Report: Veteran dealmaker starts pro football league

William Hambrecht has made a career -- and gobs of money -- challenging the Wall Street establishment. Now he's building a professional football league where teams would be publicly-traded and fans part-owners.

NEW YORK (CNNMoney) -- William Hambrecht, the renowned dealmaker whose made a career of challenging Wall Street norms, is starting a professional football league where fans could one day be part-owners, according to a news report.

The New York Times reported Sunday that Hambrecht, the 62-year-old founder of WR Hambrecht + Company, has formed the United Football League (UFL) with Google (Charts, Fortune 500) senior executive Tim Armstrong to compete directly with the National Football League (NFL).

While the new league is still in the early planning stages, the Times reported, Hambrecht is looking to line up seven more owners and to field eight teams to play in the league starting in August 2008.

Hambrecht and Armstrong will each invest $2 million in the new league. According to the report, Mark Cuban, the billionaire owner of the Dallas Mavericks and co-founder of high-definition television network HDNet, will be the first owner of a UFL team.

Hambrecht told the Times that he sees an opportunity in the NFL's monopoly, which gives it little incentive to expand. He said he plans to add professional football teams in major cities now lacking a pro franchise. Of the country's top 50 TV markets, 21 of them don't have an NFL team.

Plans calls for UFL teams in Los Angeles, Las Vegas and Mexico City. Owners would pay $30 million for a 50 percent stake in the franchise; the league would own the other half.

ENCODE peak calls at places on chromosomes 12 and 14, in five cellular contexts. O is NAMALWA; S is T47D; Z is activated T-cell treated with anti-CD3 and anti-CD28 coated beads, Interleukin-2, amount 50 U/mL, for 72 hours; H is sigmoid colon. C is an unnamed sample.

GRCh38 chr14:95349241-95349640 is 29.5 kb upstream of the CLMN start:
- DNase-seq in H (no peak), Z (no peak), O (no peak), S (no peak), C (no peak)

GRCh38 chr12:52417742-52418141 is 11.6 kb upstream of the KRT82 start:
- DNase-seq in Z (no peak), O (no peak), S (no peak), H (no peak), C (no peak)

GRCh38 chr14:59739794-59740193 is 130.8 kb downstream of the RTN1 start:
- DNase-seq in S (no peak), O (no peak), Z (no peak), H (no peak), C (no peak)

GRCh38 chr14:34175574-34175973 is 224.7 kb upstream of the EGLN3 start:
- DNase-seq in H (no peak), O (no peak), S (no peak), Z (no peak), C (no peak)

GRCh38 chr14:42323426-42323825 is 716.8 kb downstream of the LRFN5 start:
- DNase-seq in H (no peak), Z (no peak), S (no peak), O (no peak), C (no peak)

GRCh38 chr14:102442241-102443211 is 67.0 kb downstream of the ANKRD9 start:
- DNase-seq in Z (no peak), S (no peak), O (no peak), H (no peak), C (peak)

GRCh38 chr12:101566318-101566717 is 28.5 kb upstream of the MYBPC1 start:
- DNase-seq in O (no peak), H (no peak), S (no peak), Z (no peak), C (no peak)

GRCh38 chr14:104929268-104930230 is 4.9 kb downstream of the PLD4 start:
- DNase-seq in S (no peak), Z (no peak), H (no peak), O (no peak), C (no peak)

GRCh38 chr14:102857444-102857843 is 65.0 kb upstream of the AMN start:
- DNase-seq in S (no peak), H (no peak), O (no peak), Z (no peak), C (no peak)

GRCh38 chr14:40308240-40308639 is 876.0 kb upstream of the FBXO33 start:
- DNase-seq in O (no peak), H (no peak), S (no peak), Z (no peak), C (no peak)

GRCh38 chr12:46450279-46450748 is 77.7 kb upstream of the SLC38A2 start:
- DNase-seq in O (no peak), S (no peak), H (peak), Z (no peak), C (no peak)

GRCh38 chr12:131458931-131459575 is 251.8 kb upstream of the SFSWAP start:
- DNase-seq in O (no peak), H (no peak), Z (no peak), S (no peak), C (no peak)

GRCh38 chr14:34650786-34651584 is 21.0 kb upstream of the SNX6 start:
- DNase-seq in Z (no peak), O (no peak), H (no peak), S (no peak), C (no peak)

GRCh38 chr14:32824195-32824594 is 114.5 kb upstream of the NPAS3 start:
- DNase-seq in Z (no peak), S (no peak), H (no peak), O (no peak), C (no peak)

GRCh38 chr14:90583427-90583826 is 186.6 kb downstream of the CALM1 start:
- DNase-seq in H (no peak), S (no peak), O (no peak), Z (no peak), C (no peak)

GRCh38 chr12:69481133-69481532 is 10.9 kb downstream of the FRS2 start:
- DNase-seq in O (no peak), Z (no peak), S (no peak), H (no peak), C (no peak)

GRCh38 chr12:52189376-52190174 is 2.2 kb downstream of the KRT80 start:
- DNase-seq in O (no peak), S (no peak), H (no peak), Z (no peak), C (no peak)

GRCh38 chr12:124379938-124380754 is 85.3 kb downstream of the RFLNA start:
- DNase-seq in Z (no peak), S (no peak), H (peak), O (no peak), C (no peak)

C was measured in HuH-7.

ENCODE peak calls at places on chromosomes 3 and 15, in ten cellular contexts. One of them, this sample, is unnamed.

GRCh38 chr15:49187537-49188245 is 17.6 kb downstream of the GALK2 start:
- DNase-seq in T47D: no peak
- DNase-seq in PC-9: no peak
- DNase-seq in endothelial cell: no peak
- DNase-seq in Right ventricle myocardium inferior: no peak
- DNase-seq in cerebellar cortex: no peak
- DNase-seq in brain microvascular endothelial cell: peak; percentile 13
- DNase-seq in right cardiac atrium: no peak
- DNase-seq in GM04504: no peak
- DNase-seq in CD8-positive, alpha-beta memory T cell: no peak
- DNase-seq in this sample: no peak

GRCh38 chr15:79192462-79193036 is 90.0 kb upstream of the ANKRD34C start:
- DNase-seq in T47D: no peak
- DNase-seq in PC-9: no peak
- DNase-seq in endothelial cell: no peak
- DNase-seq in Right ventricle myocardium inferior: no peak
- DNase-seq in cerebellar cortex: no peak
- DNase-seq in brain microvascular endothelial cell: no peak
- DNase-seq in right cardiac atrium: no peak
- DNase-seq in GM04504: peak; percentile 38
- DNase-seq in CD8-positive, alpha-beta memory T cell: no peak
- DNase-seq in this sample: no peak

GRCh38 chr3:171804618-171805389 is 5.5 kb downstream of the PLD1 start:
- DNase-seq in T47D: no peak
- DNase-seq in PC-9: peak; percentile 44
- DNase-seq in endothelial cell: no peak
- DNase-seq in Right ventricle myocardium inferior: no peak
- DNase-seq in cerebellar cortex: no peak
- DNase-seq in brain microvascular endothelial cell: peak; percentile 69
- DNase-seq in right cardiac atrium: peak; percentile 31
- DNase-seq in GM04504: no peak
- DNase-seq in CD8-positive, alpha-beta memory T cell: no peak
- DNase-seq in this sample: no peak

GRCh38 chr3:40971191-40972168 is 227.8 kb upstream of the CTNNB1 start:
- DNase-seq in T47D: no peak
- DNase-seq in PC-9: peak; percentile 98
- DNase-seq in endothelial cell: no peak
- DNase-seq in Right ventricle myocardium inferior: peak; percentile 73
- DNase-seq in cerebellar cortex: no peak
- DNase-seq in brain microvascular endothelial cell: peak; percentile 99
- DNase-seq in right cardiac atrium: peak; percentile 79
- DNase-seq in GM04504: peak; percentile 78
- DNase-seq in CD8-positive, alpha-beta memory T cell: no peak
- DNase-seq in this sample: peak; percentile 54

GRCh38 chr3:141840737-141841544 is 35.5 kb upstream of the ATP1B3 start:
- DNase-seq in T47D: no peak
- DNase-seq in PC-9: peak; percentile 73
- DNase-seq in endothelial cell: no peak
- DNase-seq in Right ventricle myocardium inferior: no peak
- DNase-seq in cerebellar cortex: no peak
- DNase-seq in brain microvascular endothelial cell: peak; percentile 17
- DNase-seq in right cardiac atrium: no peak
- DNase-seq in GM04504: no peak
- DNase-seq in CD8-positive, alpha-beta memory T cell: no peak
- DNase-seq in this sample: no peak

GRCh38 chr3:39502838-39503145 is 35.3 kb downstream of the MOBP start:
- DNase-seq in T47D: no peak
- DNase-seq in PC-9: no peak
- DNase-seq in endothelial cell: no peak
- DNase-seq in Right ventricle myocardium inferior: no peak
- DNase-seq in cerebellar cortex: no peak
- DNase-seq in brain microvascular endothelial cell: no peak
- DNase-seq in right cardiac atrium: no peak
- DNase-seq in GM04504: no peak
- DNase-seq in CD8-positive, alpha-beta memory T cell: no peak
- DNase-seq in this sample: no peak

According to the report, the teams would eventually go public, thereby allowing fans to become shareholders. The team owner, the league, and the shareholders would each own a third of the franchise.

As novel as the plan is, the Times noted that the UFL faces tough odds. The NFL has proven to be a ruthless competitor, crushing four would-be rivals. Among other hurdles, the new league would have to secure television contracts, find stadiums in major cities, and sign top-notch players to rival the NFL's level of play.

The UFL has already suffered one major setback: Wall Street financier Boone Pickens intended to buy one of the league's teams but has since changed his mind, the report stated.

Hambrecht, however, is used to defying naysayers and shaking up the status quo. WR Hambrecht, the investment house he launched in 1998, has roiled Wall Street by dramatically cutting the cost to companies of going public.

Hambrecht is also no stranger to professional football -- and its inner workings. In the 1980s, he was a minority owner in a team that played in the United States Football League, an earlier attempt to compete with the NFL that disbanded after three seasons. Top of page